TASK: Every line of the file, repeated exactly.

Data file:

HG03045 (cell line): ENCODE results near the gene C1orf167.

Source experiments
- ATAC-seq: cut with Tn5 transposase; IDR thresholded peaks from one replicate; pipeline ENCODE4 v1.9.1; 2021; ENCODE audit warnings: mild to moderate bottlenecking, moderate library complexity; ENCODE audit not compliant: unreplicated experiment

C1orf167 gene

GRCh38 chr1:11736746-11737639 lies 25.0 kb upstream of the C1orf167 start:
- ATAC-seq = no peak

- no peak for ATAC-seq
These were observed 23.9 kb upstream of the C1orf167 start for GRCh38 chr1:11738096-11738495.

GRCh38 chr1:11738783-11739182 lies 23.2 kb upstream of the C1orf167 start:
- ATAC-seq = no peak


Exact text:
HG03045 (cell line): ENCODE results near the gene C1orf167.

Source experiments
- ATAC-seq: cut with Tn5 transposase; IDR thresholded peaks from one replicate; pipeline ENCODE4 v1.9.1; 2021; ENCODE audit warnings: mild to moderate bottlenecking, moderate library complexity; ENCODE audit not compliant: unreplicated experiment

C1orf167 gene

GRCh38 chr1:11736746-11737639 lies 25.0 kb upstream of the C1orf167 start:
- ATAC-seq = no peak

- no peak for ATAC-seq
These were observed 23.9 kb upstream of the C1orf167 start for GRCh38 chr1:11738096-11738495.

GRCh38 chr1:11738783-11739182 lies 23.2 kb upstream of the C1orf167 start:
- ATAC-seq = no peak